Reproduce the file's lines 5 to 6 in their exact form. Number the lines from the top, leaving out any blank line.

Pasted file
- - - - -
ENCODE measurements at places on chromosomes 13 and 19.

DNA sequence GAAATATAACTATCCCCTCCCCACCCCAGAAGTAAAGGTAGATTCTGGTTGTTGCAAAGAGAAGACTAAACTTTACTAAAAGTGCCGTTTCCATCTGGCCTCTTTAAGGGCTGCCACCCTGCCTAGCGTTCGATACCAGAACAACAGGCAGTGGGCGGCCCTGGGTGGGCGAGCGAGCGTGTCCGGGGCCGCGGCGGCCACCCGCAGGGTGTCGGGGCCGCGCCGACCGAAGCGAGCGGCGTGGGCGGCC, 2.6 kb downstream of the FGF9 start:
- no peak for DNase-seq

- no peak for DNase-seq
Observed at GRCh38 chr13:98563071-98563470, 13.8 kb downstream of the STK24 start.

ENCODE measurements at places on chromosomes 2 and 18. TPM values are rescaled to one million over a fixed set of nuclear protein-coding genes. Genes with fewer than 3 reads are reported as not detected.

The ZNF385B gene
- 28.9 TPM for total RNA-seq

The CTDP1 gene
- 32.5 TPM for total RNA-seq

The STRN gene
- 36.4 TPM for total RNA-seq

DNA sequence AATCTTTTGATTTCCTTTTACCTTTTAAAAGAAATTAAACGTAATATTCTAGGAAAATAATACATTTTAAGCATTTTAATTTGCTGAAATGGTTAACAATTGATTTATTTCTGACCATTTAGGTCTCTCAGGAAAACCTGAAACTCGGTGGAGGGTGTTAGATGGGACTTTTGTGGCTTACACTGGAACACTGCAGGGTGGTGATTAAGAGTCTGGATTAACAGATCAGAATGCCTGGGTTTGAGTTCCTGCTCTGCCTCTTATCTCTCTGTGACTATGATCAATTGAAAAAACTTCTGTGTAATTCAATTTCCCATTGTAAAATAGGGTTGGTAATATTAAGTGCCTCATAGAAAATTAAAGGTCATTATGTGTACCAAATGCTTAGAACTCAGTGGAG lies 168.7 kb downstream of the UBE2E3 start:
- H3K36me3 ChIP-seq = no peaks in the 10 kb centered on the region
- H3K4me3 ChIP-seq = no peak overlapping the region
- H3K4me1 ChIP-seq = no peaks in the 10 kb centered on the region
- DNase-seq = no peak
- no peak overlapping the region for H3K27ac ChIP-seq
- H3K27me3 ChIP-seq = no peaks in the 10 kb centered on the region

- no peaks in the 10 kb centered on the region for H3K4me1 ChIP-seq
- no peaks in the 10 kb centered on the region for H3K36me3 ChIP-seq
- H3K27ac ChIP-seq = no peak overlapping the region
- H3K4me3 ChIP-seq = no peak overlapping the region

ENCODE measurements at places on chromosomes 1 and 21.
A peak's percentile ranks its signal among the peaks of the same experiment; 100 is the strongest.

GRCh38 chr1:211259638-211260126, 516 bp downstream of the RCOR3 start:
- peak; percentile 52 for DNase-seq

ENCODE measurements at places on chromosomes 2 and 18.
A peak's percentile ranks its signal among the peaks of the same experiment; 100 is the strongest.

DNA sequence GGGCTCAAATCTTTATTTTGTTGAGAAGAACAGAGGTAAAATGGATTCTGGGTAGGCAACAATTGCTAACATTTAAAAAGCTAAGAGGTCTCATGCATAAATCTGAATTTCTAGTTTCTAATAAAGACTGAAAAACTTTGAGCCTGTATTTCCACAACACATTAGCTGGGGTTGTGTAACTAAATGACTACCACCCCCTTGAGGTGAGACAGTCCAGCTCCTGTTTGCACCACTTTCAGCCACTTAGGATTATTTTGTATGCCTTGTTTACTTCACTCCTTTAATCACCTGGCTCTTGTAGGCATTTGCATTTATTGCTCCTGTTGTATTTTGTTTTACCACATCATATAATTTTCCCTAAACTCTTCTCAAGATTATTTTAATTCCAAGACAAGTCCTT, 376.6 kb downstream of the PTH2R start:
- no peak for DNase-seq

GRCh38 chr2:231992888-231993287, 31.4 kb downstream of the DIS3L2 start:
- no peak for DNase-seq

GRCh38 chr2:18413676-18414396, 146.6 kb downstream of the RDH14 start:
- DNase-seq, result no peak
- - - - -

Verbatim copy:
Observed at GRCh38 chr13:98563071-98563470, 13.8 kb downstream of the STK24 start.

ENCODE measurements at places on chromosomes 2 and 18. TPM values are rescaled to one million over a fixed set of nuclear protein-coding genes. Genes with fewer than 3 reads are reported as not detected.